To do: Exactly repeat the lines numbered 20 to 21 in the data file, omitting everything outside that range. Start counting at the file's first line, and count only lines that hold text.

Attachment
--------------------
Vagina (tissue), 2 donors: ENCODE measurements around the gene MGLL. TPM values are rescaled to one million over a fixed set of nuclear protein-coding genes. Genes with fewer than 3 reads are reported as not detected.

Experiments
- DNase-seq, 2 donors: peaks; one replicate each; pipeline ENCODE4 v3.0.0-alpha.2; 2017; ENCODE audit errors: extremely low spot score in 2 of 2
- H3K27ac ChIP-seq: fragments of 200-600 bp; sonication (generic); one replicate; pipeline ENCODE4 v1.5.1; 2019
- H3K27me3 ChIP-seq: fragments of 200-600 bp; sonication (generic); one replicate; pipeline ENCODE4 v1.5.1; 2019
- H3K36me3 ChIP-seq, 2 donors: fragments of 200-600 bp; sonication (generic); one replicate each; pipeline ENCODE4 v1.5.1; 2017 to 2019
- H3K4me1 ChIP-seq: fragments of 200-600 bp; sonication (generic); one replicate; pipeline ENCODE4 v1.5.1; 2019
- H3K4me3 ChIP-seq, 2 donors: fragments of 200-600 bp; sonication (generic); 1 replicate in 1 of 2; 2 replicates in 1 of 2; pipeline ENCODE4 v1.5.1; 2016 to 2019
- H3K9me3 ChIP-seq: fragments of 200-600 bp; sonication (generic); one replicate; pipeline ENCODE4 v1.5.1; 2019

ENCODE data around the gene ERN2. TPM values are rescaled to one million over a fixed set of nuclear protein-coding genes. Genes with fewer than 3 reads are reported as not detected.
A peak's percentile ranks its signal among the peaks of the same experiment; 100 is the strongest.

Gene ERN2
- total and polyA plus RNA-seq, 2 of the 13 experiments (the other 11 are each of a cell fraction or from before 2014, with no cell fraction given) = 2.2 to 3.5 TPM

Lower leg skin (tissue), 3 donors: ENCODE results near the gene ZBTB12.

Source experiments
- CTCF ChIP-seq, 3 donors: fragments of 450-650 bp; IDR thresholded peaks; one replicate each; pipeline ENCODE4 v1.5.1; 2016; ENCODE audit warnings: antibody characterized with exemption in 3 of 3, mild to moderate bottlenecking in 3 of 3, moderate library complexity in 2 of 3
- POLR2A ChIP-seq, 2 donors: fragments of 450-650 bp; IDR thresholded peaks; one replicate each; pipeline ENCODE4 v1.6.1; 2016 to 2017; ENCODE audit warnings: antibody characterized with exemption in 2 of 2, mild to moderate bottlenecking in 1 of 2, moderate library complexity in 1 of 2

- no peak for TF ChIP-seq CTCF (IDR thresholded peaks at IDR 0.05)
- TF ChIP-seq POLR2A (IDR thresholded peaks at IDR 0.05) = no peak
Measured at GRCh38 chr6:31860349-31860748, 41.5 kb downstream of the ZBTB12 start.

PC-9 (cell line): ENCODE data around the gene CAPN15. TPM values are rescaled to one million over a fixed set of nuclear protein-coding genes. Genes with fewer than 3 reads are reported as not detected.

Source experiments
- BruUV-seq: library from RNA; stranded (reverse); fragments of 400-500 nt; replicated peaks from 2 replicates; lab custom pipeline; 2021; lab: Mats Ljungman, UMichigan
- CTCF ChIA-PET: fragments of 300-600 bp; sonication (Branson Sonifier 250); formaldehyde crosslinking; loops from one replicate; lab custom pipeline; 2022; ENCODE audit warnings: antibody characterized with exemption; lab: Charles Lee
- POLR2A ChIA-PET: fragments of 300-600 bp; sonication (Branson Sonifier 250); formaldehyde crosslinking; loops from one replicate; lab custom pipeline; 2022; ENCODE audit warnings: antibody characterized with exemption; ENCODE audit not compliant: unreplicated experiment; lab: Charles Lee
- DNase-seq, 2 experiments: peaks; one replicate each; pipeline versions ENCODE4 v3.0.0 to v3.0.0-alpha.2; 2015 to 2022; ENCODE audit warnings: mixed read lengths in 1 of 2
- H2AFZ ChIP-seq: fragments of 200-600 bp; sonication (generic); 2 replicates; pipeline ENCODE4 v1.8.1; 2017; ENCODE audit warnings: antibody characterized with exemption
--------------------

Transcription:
Measured at GRCh38 chr6:31860349-31860748, 41.5 kb downstream of the ZBTB12 start.

PC-9 (cell line): ENCODE data around the gene CAPN15. TPM values are rescaled to one million over a fixed set of nuclear protein-coding genes. Genes with fewer than 3 reads are reported as not detected.